What is Attachment?

Attachment is the seizing of a person’s property to satisfy a judgment. In a sense, you are “attaching” your judgment to the debtor’s assets.

There are various methods for carrying out attachment in Oklahoma, including recording the judgment, seeking a garnishment, or having the court issue a writ of execution to the sheriff. Each of these methods is explained below. The writ is a court order to the Sheriff to execute the judgment by seizing the debtor’s personal property.

Three Methods for Enforcing a Judgment by Attachment in Oklahoma

1) Recording the Judgment with the County Land Records

The simplest form of attachment is to file your judgment with the County Clerk (separate from the Court Clerk) in the same county where the debtor owns any real estate. The County Clerk will record the money judgment with the land records so that when a person reviews the title or deed to the debtor’s real property, they will be notified of the Judgment. If the land is bought or sold, the judgment must be paid first.  

The only problem with this method is that you must wait for the real property to be sold by the owner. You cannot initiate your own foreclosure, unless the judgment was granted in rem, meaning against the property itself. Ordinarily, judgments against a person for money are granted in personam, meaning against the person who owes the money. The judgment follows the person, and may attach to any money the person obtains, such as proceeds from a sale.

Judgments in rem, such as mechanics’ liens, are granted against the real estate, and follow the real estate, even if it is owned by someone else than the person who owes the money.

2) Executing a Writ on the Debtor’s Personal Property

A writ is a court order to the Sheriff to execute the judgment by seizing the debtor’s personal property.

If the Debtor has valuable property, or even cash, that could satisfy the judgment, how do you go about obtaining that property or cash? There is actually a procedure for enforcing a judgment by attachment against specific items of value or even cash itself.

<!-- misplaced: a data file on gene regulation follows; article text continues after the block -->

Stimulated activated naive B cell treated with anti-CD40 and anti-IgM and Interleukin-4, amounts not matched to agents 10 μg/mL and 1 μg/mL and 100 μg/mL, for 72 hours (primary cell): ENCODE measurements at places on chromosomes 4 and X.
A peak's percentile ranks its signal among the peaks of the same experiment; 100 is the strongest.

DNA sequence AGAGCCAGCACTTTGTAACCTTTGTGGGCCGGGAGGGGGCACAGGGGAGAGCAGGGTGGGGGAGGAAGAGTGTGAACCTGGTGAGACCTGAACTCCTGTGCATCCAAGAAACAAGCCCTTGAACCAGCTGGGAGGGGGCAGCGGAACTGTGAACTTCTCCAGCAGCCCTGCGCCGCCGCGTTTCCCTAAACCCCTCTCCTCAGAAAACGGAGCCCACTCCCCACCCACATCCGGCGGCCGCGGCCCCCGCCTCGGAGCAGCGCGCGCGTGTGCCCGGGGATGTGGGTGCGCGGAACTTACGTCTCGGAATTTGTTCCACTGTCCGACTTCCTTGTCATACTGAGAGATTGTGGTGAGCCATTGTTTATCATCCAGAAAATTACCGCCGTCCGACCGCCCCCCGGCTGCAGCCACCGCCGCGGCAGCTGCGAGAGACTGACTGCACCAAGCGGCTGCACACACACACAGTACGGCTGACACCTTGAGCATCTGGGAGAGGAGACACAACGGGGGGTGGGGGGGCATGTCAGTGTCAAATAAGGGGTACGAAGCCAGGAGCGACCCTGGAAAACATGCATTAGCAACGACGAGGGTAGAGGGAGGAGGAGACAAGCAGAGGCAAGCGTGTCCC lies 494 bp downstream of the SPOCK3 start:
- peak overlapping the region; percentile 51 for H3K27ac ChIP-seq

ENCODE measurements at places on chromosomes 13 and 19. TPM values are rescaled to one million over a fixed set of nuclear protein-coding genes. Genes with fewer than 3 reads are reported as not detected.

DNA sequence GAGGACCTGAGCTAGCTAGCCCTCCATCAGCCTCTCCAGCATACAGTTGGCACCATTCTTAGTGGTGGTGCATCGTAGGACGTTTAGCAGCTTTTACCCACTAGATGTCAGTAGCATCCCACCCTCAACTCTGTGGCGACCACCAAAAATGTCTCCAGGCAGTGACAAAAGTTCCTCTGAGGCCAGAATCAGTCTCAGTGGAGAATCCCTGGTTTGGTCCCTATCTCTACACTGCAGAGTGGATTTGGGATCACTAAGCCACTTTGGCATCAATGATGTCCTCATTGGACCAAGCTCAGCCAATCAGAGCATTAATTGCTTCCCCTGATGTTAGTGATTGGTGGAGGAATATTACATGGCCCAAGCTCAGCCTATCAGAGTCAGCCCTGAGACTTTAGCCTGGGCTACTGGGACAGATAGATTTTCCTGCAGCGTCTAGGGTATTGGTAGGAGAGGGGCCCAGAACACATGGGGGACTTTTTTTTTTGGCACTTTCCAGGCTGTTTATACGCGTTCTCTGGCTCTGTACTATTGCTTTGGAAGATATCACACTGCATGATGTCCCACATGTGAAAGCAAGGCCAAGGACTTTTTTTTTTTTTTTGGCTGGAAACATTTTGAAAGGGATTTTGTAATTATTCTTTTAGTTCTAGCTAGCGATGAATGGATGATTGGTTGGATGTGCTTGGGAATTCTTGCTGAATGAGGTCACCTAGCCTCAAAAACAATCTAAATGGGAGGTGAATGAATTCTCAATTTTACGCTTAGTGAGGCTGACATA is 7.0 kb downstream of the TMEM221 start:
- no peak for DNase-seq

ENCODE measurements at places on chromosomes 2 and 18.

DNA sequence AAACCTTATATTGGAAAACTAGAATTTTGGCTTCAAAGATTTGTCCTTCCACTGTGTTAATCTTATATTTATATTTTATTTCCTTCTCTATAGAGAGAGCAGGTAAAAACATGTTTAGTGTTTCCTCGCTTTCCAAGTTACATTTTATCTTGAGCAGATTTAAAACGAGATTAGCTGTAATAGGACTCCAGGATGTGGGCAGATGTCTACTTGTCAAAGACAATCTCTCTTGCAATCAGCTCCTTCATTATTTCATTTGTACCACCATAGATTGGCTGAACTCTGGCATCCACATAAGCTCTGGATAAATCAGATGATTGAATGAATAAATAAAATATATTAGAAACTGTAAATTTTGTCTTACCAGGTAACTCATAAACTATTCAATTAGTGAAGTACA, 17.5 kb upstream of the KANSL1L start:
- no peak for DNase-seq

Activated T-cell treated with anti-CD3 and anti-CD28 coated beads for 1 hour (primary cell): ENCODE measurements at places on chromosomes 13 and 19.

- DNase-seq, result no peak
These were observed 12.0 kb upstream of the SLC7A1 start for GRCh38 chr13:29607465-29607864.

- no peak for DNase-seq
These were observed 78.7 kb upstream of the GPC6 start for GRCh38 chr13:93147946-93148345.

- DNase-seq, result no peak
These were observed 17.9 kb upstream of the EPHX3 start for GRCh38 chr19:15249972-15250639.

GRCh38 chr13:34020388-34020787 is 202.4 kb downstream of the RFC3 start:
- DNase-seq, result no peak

The Judgment Creditor first submits an application for a writ to the judge. After the judge signs the writ, the creditor then delivers it to the Sheriff and pays any applicable fee the Sheriff may charge for such services.

Once the Sheriff receives the writ, the Sheriff will arrange a time to serve the writ and execute it according to its terms.

The Sheriff’s authority is limited by the writ and therefore the Sheriff may only seize whatever property is specified in the writ. However, a writ may be specific as to what precise item is to be seized; or a writ may be general and direct the sheriff to seize whatever he finds.

Using a General Writ of Execution to attach and seize cash or other property

A General Writ of Execution may direct the Sheriff to locate the debtor and seize whatever personal property is in the possession of the debtor at that time, including any coins or cash that is physically on the debtor’s person.

The best and most efficient use of a general writ of execution is when a creditor has a judgment against a debtor that operates a cash business, such as a restaurant or retail store. The creditor may request the court issue a general writ and then have the sheriff serve and execute the writ on the debtor’s business by opening up the cash registers and seizing whatever funds are available until the judgment is satisfied.

3) Attachment by Garnishment

Garnishment is a very effective manner of collecting a judgment, and you can read more about using garnishments here.

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Hiring a Lawyer to do all of this for you

OKC attorney Travis Charles Smith is available for judgment enforcement and collection in Oklahoma. Please contact us to set up an appointment.

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